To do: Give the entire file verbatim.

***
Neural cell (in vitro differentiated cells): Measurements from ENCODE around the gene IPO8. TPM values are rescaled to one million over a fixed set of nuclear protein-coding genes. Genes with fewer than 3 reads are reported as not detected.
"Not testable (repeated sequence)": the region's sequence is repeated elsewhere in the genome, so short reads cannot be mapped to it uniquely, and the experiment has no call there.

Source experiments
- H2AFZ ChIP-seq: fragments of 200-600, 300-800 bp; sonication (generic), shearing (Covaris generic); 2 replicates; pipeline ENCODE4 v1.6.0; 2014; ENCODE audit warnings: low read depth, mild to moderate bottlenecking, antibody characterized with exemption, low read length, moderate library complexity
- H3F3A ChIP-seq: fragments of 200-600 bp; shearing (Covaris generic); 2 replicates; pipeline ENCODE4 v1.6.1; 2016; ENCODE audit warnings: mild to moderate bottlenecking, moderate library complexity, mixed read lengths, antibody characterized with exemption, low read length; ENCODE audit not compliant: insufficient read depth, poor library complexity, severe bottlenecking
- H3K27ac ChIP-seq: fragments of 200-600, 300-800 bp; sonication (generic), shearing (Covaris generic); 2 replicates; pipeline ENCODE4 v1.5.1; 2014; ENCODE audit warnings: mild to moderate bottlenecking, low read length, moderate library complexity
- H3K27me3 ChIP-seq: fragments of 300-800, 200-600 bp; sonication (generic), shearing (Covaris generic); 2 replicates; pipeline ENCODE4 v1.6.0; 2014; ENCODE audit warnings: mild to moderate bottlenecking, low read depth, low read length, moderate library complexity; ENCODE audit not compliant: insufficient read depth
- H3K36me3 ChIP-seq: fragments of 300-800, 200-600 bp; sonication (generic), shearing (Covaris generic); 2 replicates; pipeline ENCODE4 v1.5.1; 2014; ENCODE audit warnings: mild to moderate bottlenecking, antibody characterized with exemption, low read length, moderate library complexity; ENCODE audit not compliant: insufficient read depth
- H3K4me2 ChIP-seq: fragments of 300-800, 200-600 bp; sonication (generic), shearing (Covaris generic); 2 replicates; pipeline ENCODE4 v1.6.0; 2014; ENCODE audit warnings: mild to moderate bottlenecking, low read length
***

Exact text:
Neural cell (in vitro differentiated cells): Measurements from ENCODE around the gene IPO8. TPM values are rescaled to one million over a fixed set of nuclear protein-coding genes. Genes with fewer than 3 reads are reported as not detected.
"Not testable (repeated sequence)": the region's sequence is repeated elsewhere in the genome, so short reads cannot be mapped to it uniquely, and the experiment has no call there.

Source experiments
- H2AFZ ChIP-seq: fragments of 200-600, 300-800 bp; sonication (generic), shearing (Covaris generic); 2 replicates; pipeline ENCODE4 v1.6.0; 2014; ENCODE audit warnings: low read depth, mild to moderate bottlenecking, antibody characterized with exemption, low read length, moderate library complexity
- H3F3A ChIP-seq: fragments of 200-600 bp; shearing (Covaris generic); 2 replicates; pipeline ENCODE4 v1.6.1; 2016; ENCODE audit warnings: mild to moderate bottlenecking, moderate library complexity, mixed read lengths, antibody characterized with exemption, low read length; ENCODE audit not compliant: insufficient read depth, poor library complexity, severe bottlenecking
- H3K27ac ChIP-seq: fragments of 200-600, 300-800 bp; sonication (generic), shearing (Covaris generic); 2 replicates; pipeline ENCODE4 v1.5.1; 2014; ENCODE audit warnings: mild to moderate bottlenecking, low read length, moderate library complexity
- H3K27me3 ChIP-seq: fragments of 300-800, 200-600 bp; sonication (generic), shearing (Covaris generic); 2 replicates; pipeline ENCODE4 v1.6.0; 2014; ENCODE audit warnings: mild to moderate bottlenecking, low read depth, low read length, moderate library complexity; ENCODE audit not compliant: insufficient read depth
- H3K36me3 ChIP-seq: fragments of 300-800, 200-600 bp; sonication (generic), shearing (Covaris generic); 2 replicates; pipeline ENCODE4 v1.5.1; 2014; ENCODE audit warnings: mild to moderate bottlenecking, antibody characterized with exemption, low read length, moderate library complexity; ENCODE audit not compliant: insufficient read depth
- H3K4me2 ChIP-seq: fragments of 300-800, 200-600 bp; sonication (generic), shearing (Covaris generic); 2 replicates; pipeline ENCODE4 v1.6.0; 2014; ENCODE audit warnings: mild to moderate bottlenecking, low read length